- Fluffy Sponge Crab, Lamarckdromia beagle
- King Ghidorah’s Branching Worm, Ramisyllis kingghidorahi
- Demian Koop’s Yoda Acorn Worm, Yoda demiankoopi
- The Japanese Retweet Mite, Ameronothrus retweet
- The Golden Cloak Anemone, Stylobates calcifer
- Satan’s Mud Dragon, Leiocanthus satanicus
- Squidward’s Sphyriid Copepod, Tripaphylus squidwardi
- Falkor’s Black Coral, Antipathes falkorae
- The Ballerina Sponge, Latrunculia (Latrunculia) tutu †
- Reynolds’ Deep-Sea Crown Jelly, Atolla reynoldsi
As for previous years, the World Register of Marine Species (WoRMS) has again released its annual list of the top-ten marine species described by researchers during the past year to coincide with World Taxonomist Appreciation Day on March 19th!
If you were unaware of this celebration of all the work that taxonomists do, you can find more here and here.
Every day in labs, museums, and out on fieldwork, taxonomists are busy collecting, cataloguing, identifying, comparing, describing, and naming species new to science. Some 300 taxonomists globally also contribute their valuable time to keeping the World Register of Marine Species up to date. Today is a chance for us at WoRMS to thank our taxonomic editors for this important task. We celebrate the work of taxonomists now with the WoRMS list of the top-ten marine species described in 2022 as nominated and voted for by taxonomists, journal editors and WoRMS users!
This top-ten list is just a small highlight of about 2,000 fascinating new marine species discovered every year (there were almost 1,700 marine species described in 2022 and added to WoRMS, including some 300 fossil species).
How were the species chosen?
A call for nominations was announced in December 2022, sent to all editors of WoRMS and editors of major taxonomy journals, and posted openly on the WoRMS website and social media so anyone had the opportunity to nominate their favorite marine species. Nominated species must have been described between January 1st and December 31st, 2022, and have come from the marine environment (including fossil taxa). A small committee of volunteers (including both taxonomists and data managers) was brought together to decide upon the final candidates. The list is in no hierarchical order.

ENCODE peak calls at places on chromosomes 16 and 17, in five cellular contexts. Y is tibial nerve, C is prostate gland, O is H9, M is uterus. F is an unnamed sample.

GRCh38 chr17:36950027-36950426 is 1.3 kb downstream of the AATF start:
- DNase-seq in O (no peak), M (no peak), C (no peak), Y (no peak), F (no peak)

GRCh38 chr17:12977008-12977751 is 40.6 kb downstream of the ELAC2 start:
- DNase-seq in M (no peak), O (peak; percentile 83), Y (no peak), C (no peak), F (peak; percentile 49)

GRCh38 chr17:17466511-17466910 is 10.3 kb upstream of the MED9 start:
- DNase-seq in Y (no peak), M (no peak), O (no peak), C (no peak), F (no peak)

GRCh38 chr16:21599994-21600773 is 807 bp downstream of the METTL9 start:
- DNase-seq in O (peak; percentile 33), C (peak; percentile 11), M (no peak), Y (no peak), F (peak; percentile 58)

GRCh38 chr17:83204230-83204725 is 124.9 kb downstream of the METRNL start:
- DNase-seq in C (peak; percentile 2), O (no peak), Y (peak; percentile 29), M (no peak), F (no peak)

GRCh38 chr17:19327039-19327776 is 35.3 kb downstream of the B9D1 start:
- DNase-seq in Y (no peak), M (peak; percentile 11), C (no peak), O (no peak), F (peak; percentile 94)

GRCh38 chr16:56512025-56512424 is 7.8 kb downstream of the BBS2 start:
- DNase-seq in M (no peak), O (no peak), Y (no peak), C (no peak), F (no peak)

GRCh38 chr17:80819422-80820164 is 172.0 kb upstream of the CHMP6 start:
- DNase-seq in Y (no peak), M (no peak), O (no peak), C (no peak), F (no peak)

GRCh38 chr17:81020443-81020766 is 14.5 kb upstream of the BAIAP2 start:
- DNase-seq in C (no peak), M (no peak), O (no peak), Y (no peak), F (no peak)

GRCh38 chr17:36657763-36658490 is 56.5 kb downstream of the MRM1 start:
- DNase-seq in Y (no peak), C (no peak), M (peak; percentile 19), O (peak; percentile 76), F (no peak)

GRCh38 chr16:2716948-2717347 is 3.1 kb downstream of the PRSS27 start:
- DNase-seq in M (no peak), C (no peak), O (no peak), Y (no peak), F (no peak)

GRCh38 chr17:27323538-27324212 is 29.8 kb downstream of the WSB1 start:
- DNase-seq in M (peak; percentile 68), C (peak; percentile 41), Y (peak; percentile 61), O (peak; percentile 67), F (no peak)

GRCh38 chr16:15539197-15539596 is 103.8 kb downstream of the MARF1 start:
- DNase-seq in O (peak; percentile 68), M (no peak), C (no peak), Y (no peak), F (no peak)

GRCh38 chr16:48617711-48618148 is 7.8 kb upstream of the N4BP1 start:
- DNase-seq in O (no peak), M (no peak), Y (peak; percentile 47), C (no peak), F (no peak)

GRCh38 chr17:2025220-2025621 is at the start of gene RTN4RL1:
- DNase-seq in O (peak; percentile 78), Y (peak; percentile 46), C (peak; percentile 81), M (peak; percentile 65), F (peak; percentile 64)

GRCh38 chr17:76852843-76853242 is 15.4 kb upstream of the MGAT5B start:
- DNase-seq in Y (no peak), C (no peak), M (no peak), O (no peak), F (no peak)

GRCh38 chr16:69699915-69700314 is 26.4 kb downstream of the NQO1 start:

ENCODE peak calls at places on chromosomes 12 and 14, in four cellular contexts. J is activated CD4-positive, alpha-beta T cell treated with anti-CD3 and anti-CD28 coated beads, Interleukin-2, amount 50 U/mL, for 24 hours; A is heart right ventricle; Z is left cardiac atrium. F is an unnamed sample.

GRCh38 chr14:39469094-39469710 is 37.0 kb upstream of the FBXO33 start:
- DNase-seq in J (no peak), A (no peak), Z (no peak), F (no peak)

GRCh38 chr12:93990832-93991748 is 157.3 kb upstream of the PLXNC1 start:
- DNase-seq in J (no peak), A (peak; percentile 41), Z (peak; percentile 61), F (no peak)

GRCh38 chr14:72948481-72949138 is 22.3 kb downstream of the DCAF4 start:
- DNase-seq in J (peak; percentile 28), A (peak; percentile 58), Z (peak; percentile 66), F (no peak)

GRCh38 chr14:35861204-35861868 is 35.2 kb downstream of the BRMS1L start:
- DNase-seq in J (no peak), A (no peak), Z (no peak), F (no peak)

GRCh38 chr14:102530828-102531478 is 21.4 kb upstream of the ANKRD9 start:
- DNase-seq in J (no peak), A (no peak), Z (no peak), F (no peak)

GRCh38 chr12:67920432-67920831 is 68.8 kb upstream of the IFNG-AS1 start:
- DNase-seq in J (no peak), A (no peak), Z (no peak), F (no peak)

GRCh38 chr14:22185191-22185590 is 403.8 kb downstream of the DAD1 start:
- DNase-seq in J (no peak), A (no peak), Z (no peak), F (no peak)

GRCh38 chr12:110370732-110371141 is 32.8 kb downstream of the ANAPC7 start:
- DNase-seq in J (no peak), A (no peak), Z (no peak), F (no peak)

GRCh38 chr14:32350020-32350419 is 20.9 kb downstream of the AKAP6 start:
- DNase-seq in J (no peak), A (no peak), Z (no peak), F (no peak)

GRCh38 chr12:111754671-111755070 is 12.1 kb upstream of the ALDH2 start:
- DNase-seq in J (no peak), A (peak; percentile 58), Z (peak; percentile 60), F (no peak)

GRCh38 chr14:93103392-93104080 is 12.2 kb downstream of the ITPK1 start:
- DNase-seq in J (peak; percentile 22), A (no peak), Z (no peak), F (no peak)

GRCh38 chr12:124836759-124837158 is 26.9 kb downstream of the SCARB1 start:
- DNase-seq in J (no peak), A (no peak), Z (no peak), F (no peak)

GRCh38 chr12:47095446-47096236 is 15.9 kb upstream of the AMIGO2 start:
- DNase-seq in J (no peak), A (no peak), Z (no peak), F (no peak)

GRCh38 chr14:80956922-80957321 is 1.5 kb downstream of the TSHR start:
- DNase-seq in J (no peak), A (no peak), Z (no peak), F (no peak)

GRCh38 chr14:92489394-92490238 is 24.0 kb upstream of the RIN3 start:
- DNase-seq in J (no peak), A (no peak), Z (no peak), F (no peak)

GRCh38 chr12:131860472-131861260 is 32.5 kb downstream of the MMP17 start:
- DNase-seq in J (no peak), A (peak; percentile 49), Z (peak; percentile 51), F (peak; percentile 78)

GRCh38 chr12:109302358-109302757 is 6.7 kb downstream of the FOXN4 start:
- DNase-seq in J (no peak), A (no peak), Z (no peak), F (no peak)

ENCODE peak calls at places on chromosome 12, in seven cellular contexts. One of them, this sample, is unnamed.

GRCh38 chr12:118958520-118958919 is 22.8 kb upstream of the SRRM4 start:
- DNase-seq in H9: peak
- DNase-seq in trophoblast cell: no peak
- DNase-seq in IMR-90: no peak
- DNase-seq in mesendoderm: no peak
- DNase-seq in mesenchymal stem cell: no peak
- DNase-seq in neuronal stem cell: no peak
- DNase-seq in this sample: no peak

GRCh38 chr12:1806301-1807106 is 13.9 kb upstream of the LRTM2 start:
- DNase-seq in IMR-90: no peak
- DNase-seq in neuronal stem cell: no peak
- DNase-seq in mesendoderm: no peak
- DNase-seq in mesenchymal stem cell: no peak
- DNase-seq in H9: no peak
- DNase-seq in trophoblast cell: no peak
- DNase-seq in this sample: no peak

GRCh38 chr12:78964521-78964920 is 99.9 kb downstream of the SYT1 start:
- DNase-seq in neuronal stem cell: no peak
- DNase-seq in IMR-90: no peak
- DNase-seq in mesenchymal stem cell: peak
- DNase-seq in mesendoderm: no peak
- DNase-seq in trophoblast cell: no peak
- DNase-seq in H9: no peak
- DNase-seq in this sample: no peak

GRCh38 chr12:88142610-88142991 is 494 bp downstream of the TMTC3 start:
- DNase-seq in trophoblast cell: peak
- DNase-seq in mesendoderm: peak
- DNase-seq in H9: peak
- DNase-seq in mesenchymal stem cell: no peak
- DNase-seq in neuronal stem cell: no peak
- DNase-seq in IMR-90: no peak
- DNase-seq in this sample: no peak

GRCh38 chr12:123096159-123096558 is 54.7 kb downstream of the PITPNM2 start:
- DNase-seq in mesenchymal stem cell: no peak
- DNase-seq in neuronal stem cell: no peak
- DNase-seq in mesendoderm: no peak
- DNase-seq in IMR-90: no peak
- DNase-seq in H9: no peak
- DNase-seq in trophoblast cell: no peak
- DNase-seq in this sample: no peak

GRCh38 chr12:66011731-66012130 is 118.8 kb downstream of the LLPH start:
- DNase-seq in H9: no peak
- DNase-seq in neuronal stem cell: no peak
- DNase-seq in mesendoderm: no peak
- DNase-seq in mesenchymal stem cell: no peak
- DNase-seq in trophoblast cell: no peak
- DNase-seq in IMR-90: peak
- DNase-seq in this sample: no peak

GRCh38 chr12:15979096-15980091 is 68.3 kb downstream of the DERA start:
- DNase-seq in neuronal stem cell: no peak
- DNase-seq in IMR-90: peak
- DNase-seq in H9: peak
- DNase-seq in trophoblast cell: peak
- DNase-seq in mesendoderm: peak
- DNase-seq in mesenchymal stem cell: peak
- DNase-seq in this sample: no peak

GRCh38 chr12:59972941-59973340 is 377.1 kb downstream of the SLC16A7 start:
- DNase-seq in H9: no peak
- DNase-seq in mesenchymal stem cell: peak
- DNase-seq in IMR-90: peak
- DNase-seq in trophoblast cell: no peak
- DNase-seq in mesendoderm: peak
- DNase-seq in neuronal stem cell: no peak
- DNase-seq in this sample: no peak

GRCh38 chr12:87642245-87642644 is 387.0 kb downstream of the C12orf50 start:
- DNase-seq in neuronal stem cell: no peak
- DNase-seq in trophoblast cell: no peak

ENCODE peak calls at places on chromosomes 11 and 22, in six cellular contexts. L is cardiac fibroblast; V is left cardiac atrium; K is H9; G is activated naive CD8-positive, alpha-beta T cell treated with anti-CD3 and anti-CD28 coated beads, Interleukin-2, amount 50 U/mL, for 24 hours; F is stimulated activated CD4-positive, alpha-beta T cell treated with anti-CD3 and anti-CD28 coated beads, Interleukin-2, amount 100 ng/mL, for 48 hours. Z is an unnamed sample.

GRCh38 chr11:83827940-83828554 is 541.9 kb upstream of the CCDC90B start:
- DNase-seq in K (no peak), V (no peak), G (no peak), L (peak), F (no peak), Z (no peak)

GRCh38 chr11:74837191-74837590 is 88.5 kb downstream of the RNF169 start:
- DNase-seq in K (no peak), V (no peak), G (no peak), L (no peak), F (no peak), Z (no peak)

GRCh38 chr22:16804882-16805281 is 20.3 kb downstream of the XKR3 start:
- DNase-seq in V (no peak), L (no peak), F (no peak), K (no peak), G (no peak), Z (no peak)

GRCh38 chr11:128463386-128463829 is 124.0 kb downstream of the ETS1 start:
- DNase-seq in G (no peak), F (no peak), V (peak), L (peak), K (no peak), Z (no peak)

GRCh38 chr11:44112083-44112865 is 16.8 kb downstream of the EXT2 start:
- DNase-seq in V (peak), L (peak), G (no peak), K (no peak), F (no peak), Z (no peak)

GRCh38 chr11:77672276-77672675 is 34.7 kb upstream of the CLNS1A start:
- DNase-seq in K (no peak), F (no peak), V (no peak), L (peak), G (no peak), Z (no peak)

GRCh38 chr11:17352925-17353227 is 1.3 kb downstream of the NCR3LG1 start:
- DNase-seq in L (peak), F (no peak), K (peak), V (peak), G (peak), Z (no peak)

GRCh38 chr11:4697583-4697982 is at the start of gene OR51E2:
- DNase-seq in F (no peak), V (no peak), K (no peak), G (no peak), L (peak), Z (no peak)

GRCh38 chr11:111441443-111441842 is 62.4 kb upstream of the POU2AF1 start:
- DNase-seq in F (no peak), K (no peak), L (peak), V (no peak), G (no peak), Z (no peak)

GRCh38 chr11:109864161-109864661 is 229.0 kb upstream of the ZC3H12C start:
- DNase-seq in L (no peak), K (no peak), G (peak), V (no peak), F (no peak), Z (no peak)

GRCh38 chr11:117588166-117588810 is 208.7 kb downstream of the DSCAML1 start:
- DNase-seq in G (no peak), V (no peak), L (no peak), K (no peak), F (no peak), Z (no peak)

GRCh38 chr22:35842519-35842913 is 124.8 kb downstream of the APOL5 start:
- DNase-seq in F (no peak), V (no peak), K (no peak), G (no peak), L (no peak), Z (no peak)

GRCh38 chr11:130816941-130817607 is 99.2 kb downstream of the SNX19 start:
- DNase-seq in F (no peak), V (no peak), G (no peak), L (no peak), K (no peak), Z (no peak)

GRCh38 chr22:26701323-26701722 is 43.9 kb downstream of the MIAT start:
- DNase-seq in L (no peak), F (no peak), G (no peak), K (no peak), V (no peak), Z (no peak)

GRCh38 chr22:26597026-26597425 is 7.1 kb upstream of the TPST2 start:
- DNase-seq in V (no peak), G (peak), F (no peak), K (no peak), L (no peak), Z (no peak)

The final decisions reflect the immense diversity of animal groups in the marine environment (including crustaceans, corals, sponges, jellies and worms) and highlight some of the challenges facing the marine environment today. The final candidates also feature some particularly astonishing marine creatures, notable for their interest to both science and the public.
Each of these marine animals has a story. This year the chosen species cover the weird, the bewildering and the astonishing! We feature, amongst others, the cute-looking Fluffy Sponge Crab, the Japanese Retweet Mite (remember the Japanese Twitter Mite from the Top Ten 2021?), the mysterious King Ghidorah’s Branching Worm, the illustrious Satan’s Mud Dragon, and the 35 million year old Ballerina Sponge.
About the WoRMS top-ten list of Marine Species
After 250 years of describing, naming and cataloguing the species we share our planet with, we are still some way off from achieving a complete census. However, we do know that at least 242,000 marine species have been described because their names are managed in WoRMS by almost 300 scientists located all over the world.
In 2018, to celebrate a decade of WoRMS’ existence, we compiled a list of our top marine species, both for 2017 and for the previous decade in order to highlight the fascinating discoveries of the numerous new marine species being made every year (see http://www.lifewatch.be/en/2018.04.23-WoRMS-LifeWatch-press-release).
We decided to continue this process every year as a celebration of the work that taxonomists do and of the fascinating marine species that are discovered each year. Our previous lists of the top-ten marine species described for the decade 2007–2017, for 2017, 2018, 2019, 2020 and 2021 can be found here:
A list of the ‘Top Ten Species’ described from ALL habitats and taxa has been announced annually since 2008, by SUNY College of Environmental Science and Forestry (ESF). The oceans cover over 70% of the surface of our planet, and yet they still include the least explored regions. Although the ESF list often contains one or two marine species, we decided to pay homage to the ‘largest habitat on earth’ by producing our own list of the top marine species.
We hope some of our favorites will make it to the global list!
The WoRMS Top Ten Marine Species 2022 would not have been possible without the collaboration between the WoRMS Data Management Team (DMT), the WoRMS Top Ten Decision Committee, the WoRMS Steering Committee (SC) and voluntary contributions by many of the WoRMS editors.
The work of the DMT and many WoRMS-DMT-related activities are supported by LifeWatch Belgium, part of the E-Science European LifeWatch Infrastructure for Biodiversity and Ecosystem Research. LifeWatch is a distributed virtual laboratory, which is used for different aspects of biodiversity research. The Species Information Backbone of LifeWatch aims at bringing together taxonomic and species-related data and at filling the gaps in our knowledge. In addition, it gives support to taxonomic experts by providing them logistic and financial support for the organization of meetings and workshops related to expanding the content and enhancing the quality of taxonomic databases.
WoRMS – as ABC WoRMS – is an endorsed action under the UN Ocean Decade.
Article originally published here.